Review: Carolina Chocolate Drops drop a music history lesson on the Straz Center in Tampa
Stepping into the Ferguson Hall at the Straz Center on Friday night meant a serenade of strings and an exercise of history commencing at exactly 7:30 p.m. The Grammy-winning Carolina Chocolate Drops didn’t waste any time on an opener. The foursome came out full-steed, emanating an unabashed simplicity in their delivery of back-to-back renditions of allegorical arrangements that breathed life into melodies long forgotten.
Hailing from North Carolina, the all African-American string band has a no-frills, causal and down-to-earth vibe. Originally a trio, they enlisted a fourth for this tour, Haitian cellist Leyla McCalla, who also was featured on their recent Grammy-nominated album Leaving Eden.
They each sat in a chair, facing the audience, flanked by their various instruments. McCalla (cello, banjo) was on the left, Dom Flemons (guitar, harmonica, banjo, bones, snare drum) in the middle, with Rhiannon Giddens (banjo, fiddle, kazoo, jug) next to him and Hubby Jenkins (banjo, guitar, mandolin, bones) on the right end. All of them contributed vocals.
Before most songs, one of them would relay the history behind the song, details about the instruments used or another element that was meaningful and might otherwise be overlooked.
Maybe it was the nod to Ethel Waters or Joe Thompson, but I quickly learned this candid quartet were ambassadors to the ancestry of music. They reached into a deep catalog of multi-cultural covers, from traditional Haitian Creole and Gaelic songs to roots (Charlie Poole), gospel (Thomas A. Dorsey), blues and country (Jimmie Rogers), thus creating a highly engaging and historical atmosphere for a live show. Plus, they shared information about their own lives (including Gidden’s six-week old son, a shout out to Taco Bus and a visit to Hulk Hogan’s restaurant, Hogan's Beach).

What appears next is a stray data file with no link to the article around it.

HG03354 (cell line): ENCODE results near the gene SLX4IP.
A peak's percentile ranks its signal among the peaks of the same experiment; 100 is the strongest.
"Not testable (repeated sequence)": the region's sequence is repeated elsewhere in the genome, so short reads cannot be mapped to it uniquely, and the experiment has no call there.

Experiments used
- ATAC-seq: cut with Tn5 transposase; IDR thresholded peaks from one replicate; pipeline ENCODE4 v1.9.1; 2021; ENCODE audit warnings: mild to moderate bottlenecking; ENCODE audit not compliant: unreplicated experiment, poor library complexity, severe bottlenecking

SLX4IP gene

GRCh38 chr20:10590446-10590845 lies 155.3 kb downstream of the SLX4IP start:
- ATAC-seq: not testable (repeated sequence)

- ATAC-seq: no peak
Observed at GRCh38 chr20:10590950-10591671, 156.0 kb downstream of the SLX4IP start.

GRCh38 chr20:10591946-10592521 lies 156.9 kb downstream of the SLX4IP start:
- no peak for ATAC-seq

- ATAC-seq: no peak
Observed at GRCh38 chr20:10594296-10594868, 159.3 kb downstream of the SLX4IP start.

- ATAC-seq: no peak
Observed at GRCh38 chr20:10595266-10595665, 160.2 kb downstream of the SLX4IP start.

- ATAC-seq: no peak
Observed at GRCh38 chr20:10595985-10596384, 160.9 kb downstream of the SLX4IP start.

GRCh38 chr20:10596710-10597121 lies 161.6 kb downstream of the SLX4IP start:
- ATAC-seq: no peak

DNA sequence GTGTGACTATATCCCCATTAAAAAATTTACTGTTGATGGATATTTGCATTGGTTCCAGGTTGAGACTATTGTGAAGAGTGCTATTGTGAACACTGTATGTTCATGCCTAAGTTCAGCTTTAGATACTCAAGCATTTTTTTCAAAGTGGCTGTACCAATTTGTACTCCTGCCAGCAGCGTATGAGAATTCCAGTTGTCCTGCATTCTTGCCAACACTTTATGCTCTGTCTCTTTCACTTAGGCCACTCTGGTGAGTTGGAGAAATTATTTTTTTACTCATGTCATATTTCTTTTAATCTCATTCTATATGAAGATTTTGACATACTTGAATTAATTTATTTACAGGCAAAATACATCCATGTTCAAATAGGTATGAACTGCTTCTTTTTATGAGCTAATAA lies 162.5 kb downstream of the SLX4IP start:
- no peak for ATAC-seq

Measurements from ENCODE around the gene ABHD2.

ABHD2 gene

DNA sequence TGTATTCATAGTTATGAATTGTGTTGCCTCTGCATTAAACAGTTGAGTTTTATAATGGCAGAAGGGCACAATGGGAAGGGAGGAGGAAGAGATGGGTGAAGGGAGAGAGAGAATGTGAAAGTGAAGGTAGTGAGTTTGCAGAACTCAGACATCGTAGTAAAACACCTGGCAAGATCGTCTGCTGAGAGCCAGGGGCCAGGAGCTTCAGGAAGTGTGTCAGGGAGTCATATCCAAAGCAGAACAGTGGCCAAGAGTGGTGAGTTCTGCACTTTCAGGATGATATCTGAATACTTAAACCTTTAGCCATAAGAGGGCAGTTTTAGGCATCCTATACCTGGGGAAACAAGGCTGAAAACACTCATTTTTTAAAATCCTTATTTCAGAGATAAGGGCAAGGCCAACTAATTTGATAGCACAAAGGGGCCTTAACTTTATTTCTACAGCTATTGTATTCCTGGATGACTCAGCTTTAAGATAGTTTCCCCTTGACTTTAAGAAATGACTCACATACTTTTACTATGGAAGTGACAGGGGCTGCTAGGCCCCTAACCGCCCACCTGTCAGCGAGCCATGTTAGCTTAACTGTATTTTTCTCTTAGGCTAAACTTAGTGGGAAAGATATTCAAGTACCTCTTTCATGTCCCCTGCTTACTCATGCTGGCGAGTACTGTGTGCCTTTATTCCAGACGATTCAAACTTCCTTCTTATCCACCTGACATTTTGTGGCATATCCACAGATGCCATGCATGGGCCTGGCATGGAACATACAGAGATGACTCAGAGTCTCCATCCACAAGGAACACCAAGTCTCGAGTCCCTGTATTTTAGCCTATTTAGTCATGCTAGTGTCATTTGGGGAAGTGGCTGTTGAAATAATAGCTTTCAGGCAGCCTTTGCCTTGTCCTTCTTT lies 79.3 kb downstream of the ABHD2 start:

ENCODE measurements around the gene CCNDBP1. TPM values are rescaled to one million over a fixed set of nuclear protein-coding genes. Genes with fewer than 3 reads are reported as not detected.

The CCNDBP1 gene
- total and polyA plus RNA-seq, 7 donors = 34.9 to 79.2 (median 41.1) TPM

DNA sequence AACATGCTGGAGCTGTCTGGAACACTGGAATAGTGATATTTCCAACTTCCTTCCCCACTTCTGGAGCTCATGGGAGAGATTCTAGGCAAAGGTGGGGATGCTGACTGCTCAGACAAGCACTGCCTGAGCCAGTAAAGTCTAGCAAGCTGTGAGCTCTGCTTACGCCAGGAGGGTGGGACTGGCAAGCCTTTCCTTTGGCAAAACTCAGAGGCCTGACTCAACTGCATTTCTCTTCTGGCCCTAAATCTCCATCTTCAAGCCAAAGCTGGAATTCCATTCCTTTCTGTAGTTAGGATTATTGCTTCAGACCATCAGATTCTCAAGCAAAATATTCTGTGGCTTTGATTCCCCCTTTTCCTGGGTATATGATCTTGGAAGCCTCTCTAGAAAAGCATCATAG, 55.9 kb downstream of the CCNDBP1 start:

Their spectrum of specialities included Giddens playing a replica of an 1840s minstrel banjo and sharing its (sometimes ugly) roots in bridging African-American and European-American cultures through music. Jenkins discussed and demonstrated how to play the bones, which he deemed the world’s oldest instrument. I’d never heard them played before; they sounded like a cross of castanets and a horse gallop, but made great percussion layers, as well as provided from some comedic back and forth playing between Flemons and Jenkins.
Through these magnificent tidbits, anecdotes and musical variety shone a real passion for American roots music. Gidden’s diverse vocal style fluxed from a sassy blues song (No Man’s Mama) to singing in Gaelic to the popular pop cover Hit 'Em Up Style.
Some songs were solely string instrumentals harvesting complex layers, or hand-clapping jigs with the audience being asked to chime in on the chorus. Highlights included the tender lullaby-esque, Leaving Eden; My Little Lady, showcasing Flemons’ sopranos; Boodle-De-Bum-Bum; and the a capella closer Read 'Em John. Despite audience shout-out requests, they skipped Cornbread and Butterbeans.
The two-hour set (with an intermission) seemed to serve more as a tribute and honor to roots music rather than a concert purely to entertain. Show-goers came away knowing more about string music, the history behind certain songs, instruments and musicians that have come and gone. This personable and informative approach lent a sort of public service perspective to their music and identity as a traditional string band; to not forget those that came before, and how they continue to shape what comes after. Needless to say, the multiple standing ovations were well deserved. Bravo.
-- Stephanie Bolling, tbt*